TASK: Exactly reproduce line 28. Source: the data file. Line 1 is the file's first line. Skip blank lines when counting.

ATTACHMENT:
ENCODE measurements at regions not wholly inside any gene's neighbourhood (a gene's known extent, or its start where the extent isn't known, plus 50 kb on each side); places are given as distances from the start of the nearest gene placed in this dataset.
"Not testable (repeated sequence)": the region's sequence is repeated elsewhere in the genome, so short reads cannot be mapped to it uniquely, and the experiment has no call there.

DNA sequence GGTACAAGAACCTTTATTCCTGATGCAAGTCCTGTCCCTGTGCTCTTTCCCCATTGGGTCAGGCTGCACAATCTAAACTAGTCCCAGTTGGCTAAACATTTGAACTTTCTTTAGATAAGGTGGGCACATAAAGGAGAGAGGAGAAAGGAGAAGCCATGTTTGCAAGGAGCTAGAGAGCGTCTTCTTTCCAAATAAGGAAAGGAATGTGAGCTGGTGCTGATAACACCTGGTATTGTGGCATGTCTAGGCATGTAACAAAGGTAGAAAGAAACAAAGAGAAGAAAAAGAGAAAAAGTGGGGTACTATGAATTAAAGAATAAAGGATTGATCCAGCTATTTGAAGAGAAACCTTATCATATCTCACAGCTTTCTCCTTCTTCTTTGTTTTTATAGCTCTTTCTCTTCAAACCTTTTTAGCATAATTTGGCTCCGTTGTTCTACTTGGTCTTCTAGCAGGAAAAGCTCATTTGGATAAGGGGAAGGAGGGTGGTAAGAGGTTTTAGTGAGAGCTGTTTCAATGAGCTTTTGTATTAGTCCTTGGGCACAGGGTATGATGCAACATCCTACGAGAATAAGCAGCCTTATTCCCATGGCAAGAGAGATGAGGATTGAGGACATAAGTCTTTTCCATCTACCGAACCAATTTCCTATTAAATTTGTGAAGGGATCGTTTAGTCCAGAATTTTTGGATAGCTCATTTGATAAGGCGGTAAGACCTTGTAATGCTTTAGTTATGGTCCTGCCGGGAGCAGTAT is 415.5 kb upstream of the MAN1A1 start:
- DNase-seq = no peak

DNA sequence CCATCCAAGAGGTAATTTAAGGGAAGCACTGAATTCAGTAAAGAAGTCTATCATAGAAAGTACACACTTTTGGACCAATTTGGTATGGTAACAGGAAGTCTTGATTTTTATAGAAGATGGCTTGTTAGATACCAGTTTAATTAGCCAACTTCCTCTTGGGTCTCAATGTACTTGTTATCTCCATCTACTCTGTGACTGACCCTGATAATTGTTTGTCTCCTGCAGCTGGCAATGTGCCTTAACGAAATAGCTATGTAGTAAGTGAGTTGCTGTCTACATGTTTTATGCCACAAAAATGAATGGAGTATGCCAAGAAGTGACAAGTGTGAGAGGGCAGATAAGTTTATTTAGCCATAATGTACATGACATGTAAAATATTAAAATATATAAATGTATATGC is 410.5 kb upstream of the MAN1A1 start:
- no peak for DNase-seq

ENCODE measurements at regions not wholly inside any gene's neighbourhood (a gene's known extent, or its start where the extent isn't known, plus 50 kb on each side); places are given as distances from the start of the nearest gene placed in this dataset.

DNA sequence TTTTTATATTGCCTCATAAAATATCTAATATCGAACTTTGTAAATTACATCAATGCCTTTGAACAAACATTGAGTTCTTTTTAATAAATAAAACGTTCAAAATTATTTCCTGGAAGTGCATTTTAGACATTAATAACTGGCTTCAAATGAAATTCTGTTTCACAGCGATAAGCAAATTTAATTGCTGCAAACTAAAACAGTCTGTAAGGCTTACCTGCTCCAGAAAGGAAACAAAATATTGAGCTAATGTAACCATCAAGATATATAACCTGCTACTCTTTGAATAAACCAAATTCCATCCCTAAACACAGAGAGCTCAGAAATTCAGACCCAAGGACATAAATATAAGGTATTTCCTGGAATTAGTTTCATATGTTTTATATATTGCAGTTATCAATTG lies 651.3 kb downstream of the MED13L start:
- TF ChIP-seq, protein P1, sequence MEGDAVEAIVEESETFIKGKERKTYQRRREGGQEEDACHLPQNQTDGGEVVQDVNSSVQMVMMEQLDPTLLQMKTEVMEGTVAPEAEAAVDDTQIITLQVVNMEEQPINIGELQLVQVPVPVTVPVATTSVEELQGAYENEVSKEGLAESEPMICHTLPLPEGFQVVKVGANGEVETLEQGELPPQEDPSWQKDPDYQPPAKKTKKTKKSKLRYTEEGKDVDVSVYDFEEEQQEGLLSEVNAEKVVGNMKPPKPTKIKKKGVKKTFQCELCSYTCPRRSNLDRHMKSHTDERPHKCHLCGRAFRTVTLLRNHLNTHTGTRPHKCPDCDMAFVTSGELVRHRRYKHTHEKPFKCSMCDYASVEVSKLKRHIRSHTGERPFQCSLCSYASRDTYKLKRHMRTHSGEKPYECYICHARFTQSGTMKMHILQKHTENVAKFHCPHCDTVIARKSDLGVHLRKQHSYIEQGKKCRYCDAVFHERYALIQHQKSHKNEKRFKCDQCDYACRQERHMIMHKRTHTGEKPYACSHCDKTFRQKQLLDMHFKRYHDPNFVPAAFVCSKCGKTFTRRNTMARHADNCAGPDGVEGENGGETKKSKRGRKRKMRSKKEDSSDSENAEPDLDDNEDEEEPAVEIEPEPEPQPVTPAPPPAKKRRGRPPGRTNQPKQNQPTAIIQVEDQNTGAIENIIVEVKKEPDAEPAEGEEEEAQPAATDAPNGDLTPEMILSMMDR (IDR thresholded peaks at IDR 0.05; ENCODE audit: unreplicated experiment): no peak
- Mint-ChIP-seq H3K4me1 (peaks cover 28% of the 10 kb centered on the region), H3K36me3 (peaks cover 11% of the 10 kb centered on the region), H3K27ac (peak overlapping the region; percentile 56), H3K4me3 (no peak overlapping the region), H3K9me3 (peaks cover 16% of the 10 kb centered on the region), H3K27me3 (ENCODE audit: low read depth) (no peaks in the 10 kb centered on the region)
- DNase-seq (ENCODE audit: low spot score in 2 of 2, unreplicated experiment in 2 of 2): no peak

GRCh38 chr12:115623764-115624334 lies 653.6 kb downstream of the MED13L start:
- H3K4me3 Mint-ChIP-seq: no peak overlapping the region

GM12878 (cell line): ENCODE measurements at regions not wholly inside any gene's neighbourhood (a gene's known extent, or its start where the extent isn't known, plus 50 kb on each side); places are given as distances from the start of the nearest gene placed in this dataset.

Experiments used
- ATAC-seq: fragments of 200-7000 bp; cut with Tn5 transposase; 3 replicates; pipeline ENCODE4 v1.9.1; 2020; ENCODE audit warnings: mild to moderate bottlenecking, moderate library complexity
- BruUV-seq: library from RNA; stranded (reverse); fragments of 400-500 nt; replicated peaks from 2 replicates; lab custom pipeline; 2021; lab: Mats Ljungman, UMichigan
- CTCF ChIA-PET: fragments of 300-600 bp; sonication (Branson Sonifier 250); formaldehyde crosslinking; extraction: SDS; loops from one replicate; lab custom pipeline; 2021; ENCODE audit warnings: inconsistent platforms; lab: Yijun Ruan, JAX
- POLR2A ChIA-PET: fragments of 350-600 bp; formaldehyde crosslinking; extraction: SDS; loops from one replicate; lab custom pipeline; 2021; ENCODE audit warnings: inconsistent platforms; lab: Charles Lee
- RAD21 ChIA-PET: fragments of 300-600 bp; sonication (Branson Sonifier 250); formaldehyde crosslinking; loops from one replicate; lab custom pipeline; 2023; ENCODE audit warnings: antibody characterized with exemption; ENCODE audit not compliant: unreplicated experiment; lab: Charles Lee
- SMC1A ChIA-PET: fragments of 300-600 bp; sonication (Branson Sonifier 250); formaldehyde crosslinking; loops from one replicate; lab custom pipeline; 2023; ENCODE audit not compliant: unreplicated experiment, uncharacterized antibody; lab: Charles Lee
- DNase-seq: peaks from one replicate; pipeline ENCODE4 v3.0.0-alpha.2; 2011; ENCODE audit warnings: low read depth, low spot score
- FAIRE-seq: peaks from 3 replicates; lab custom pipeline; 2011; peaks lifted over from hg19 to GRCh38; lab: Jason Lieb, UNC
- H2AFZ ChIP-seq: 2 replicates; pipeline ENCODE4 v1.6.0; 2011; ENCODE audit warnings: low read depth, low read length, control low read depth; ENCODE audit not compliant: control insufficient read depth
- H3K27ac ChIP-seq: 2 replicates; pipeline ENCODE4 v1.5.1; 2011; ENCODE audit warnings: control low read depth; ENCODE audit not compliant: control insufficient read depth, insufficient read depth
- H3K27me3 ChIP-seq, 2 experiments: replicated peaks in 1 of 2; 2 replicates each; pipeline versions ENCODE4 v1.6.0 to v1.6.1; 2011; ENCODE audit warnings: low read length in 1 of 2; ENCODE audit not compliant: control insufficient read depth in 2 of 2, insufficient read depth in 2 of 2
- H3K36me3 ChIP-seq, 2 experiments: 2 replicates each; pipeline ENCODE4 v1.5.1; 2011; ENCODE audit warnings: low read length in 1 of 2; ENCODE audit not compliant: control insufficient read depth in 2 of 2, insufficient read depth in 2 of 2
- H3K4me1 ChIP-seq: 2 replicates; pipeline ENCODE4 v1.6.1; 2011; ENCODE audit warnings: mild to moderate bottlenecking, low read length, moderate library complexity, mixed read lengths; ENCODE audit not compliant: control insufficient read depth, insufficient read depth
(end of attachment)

- H3K4me1 ChIP-seq: 2 replicates; pipeline ENCODE4 v1.6.1; 2011; ENCODE audit warnings: mild to moderate bottlenecking, low read length, moderate library complexity, mixed read lengths; ENCODE audit not compliant: control insufficient read depth, insufficient read depth